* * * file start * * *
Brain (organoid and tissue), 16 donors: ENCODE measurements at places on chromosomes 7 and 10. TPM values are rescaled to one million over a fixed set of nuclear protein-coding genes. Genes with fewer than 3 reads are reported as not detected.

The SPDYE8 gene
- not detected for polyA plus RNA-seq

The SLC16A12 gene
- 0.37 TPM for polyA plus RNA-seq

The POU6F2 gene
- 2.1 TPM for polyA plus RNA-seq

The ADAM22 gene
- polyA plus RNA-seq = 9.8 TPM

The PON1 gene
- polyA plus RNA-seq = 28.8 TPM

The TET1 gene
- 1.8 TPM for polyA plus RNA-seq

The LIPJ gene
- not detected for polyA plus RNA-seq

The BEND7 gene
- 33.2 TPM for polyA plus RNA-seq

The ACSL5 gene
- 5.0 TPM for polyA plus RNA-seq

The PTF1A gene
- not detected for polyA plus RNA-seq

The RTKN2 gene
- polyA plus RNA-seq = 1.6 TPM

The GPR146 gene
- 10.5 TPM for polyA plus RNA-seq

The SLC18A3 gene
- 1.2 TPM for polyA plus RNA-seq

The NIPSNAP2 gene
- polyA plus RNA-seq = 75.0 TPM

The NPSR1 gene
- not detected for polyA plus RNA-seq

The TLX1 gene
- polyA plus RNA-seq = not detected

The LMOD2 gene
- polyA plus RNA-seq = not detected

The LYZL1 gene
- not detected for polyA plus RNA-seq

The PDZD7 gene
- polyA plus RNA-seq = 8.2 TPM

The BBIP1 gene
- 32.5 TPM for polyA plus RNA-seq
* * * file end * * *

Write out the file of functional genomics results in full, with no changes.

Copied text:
Brain (organoid and tissue), 16 donors: ENCODE measurements at places on chromosomes 7 and 10. TPM values are rescaled to one million over a fixed set of nuclear protein-coding genes. Genes with fewer than 3 reads are reported as not detected.

The SPDYE8 gene
- not detected for polyA plus RNA-seq

The SLC16A12 gene
- 0.37 TPM for polyA plus RNA-seq

The POU6F2 gene
- 2.1 TPM for polyA plus RNA-seq

The ADAM22 gene
- polyA plus RNA-seq = 9.8 TPM

The PON1 gene
- polyA plus RNA-seq = 28.8 TPM

The TET1 gene
- 1.8 TPM for polyA plus RNA-seq

The LIPJ gene
- not detected for polyA plus RNA-seq

The BEND7 gene
- 33.2 TPM for polyA plus RNA-seq

The ACSL5 gene
- 5.0 TPM for polyA plus RNA-seq

The PTF1A gene
- not detected for polyA plus RNA-seq

The RTKN2 gene
- polyA plus RNA-seq = 1.6 TPM

The GPR146 gene
- 10.5 TPM for polyA plus RNA-seq

The SLC18A3 gene
- 1.2 TPM for polyA plus RNA-seq

The NIPSNAP2 gene
- polyA plus RNA-seq = 75.0 TPM

The NPSR1 gene
- not detected for polyA plus RNA-seq

The TLX1 gene
- polyA plus RNA-seq = not detected

The LMOD2 gene
- polyA plus RNA-seq = not detected

The LYZL1 gene
- not detected for polyA plus RNA-seq

The PDZD7 gene
- polyA plus RNA-seq = 8.2 TPM

The BBIP1 gene
- 32.5 TPM for polyA plus RNA-seq